Czech currency (CZK) – Bank notes & coins, Currency converter

The “Czech crown” is the official currency of Czech Republic, and was since 1993 (dissolution of Czechoslovakia). There is a plan to adopt the euro but no change is expected soon to due political matters. 1 Czech crown consists of 100 “hellers”.
When changing currencies, always check the commission AND the spread (price difference between “buy” and “sell”). Some may advert “no commission” but will charge you a huge spread… it’s the same result at the end of the day !

Reliable currency exchange office in Prague

Some of the best rates in town can be found at these “bureau de change” :

Alfa Prague
Na Příkopě 23, Ovocný trh 12
Praha 1
+ 420 724 215 559
Check here their rates (the website page is only in Czech)

Opletalova 30
Praha 1
+ 420 224 243 614
Check here their rates (the website page is only in Czech)


Czech bank notes and coins

CZK notes : 50 / 100 / 200 / 500 / 1000 / 2000 /5000
–> Note that the 20 CZK note is not used any more
Click to view the Czech bank notes (Czech National Bank official website)

CZK coins : 1 / 2 /5 / 10 / 20 /50
–> Note that the 10, 20 and 50 hellers coins (or 0,1 / 0,2 and 0,5 CZK) are not used any more
Click to view the Czech coins (Czech National Bank official website)

To convert any currency against the Czech crown, you can easily use Yahoo currency converter

If you’re afraid of making mistakes or if you prefer to avoid changing currencies, you can still pay in euros (EUR) in many shops and restaurants all around the city center. They just might charge you a little bit more so try to check that before.

“Low cost” does not necessarily mean cheaper plane tickets…

Using low cost carriers to go to Prague can indeed be cheaper but doesn’t systematically mean cheaper. Just recently, Czech Airlines and Air France terminated their codeshare agreement*. Together, they would operate 6 flights per day – now they have 8 all together… and that had an impact on prices.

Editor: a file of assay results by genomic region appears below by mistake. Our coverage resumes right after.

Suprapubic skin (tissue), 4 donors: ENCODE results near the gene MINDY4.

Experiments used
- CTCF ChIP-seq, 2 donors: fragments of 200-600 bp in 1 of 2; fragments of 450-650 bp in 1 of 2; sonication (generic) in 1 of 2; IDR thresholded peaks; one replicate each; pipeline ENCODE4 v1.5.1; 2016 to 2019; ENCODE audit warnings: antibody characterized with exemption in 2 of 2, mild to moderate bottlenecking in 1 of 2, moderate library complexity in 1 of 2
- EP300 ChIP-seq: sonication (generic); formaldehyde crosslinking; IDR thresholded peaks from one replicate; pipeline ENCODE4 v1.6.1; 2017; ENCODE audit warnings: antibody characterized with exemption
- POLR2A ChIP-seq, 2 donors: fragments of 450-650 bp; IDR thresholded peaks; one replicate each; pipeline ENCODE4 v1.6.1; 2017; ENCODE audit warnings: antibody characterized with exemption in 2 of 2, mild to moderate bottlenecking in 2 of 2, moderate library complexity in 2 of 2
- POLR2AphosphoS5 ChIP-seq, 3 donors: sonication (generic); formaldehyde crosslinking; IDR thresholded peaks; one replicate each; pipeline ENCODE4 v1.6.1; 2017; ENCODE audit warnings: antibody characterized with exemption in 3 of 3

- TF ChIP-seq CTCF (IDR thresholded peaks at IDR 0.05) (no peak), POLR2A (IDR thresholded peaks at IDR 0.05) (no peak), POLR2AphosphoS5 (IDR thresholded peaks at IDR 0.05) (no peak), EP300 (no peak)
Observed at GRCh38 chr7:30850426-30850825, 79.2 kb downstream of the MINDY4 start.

These days, if you look for the cheapest flights, you might find a return ticket as low as 99€ on Air France or Czech Airlines ! At that kind of prices, 90% of the price of your ticket represent airport taxes and fuel charges… i.e., you cant get much lower.
Flying with low cost companies might only save a couple of euros, if not more expensive.

…The question is, with prices not being that much cheaper with low costs, what do you prefer : classic airlines (where you generally get good service, newspapers and a drink) or low cost ? 🙂


* Note: A few months after the article was written, Air France and Czech Airlines decided to resume their code share cooperation.

Up for an old style French bistro ? Chez Marcel is where you may want to go…

Get in “Chez Marcel”, you’ll feel like you’re in a bistro in Paris, back in the old days. On the walls, you’ll find some old style adverts (Pernod Ricard, “la vache qui rit”…).

The French bistros’ classics

In Chez Marcel, you’ll find all the French classics : quiche lorraine or goat cheese salad to start, from the simple omlette to the duck confit with salardaises potatoes or the rabbit with mustard sauce for the main course. And if you still have some room for dessert, don’t miss the famous “crème brulée”! In the restaurant, they serve wines from Bordeaux, Beaujolais and even Languedoc… the offer is not that extensive but still fair for a bistro type of restaurant. If you’re on a small budget, you can still enjoy a daily menu (soup with main course) for approximately 6 EUR. Still these menus are only valid from Monday to Friday.

Chez Marcel also serves brekafast. Still it will cost you 7 to 8 EUR which may be a bit pricey if you compare that to the local standards. You’ll probably be better off going to some small independant café such as Mamacoffee, where you can enjoy great coffee, muffins and brownies.

The service is of good quality and the menu is in French, English and Czech.